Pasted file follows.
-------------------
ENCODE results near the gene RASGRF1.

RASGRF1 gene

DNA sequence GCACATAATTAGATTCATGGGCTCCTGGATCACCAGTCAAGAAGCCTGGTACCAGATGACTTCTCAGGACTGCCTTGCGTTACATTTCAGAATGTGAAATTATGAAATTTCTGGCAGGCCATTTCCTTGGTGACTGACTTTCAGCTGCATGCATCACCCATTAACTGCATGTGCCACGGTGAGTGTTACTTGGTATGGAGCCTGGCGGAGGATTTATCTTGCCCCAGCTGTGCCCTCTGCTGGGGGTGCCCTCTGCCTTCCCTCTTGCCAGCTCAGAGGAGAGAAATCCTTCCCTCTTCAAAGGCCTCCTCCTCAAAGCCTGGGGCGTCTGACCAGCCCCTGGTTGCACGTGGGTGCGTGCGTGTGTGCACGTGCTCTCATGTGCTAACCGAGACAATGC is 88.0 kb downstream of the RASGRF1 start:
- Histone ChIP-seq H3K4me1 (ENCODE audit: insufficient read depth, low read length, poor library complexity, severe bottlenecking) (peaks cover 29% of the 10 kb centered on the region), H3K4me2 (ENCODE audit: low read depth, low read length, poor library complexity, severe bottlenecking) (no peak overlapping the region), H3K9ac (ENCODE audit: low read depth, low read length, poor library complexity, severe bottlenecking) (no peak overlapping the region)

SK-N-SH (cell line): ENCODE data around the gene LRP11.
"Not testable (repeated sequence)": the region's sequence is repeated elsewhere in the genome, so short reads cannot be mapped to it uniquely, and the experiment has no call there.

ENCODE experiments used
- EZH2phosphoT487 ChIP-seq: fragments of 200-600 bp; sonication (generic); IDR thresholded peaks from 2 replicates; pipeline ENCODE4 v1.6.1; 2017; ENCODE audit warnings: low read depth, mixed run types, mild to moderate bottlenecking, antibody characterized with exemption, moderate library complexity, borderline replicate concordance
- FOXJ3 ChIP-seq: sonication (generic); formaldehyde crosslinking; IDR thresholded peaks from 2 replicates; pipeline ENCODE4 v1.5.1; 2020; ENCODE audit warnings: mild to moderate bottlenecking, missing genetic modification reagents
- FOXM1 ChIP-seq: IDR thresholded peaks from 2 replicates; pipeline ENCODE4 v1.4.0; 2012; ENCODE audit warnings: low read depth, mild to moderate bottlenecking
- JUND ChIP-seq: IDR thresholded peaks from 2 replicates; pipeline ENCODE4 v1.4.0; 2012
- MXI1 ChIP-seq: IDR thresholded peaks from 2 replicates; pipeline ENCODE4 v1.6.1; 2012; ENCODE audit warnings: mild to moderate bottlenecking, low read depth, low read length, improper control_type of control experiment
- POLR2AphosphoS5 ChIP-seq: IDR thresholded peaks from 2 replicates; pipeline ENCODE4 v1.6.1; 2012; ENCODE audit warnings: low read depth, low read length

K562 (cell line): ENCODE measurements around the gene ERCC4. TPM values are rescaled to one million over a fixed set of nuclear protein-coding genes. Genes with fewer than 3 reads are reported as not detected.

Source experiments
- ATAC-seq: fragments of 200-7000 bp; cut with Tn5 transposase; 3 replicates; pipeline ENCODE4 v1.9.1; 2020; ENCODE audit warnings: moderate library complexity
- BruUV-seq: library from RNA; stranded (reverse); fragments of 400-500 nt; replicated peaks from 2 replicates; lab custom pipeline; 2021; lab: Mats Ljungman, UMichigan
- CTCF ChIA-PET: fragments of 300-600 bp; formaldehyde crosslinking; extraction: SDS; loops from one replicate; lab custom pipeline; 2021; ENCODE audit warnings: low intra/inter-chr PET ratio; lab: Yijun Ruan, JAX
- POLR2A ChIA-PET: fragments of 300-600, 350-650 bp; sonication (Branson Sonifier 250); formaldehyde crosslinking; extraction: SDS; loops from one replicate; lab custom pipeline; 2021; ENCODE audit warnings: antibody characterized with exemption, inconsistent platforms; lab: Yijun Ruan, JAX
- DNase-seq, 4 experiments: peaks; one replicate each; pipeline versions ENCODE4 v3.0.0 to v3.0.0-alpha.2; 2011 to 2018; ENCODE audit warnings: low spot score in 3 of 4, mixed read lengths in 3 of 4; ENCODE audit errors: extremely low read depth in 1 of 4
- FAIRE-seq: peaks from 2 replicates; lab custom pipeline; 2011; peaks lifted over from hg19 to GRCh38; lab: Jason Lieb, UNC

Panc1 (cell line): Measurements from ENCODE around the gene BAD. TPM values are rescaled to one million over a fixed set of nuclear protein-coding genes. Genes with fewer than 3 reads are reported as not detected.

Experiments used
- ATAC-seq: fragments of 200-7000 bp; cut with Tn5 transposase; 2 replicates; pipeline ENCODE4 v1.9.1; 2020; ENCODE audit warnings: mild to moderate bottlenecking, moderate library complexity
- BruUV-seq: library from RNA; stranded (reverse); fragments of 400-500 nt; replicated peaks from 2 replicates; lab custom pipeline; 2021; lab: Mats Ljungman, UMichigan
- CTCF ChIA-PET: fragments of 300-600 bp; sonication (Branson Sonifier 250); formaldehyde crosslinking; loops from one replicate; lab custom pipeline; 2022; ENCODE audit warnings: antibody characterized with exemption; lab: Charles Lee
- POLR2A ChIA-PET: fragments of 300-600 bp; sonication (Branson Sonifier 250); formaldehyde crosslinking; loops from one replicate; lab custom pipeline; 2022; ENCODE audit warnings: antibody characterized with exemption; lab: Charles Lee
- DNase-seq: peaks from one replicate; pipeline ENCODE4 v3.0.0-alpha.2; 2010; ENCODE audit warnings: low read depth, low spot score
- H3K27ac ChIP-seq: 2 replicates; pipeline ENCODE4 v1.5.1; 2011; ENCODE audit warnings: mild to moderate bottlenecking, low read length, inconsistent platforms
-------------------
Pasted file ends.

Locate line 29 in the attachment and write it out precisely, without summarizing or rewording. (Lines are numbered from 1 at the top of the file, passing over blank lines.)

- H3K27ac ChIP-seq: 2 replicates; pipeline ENCODE4 v1.5.1; 2011; ENCODE audit warnings: mild to moderate bottlenecking, low read length, inconsistent platforms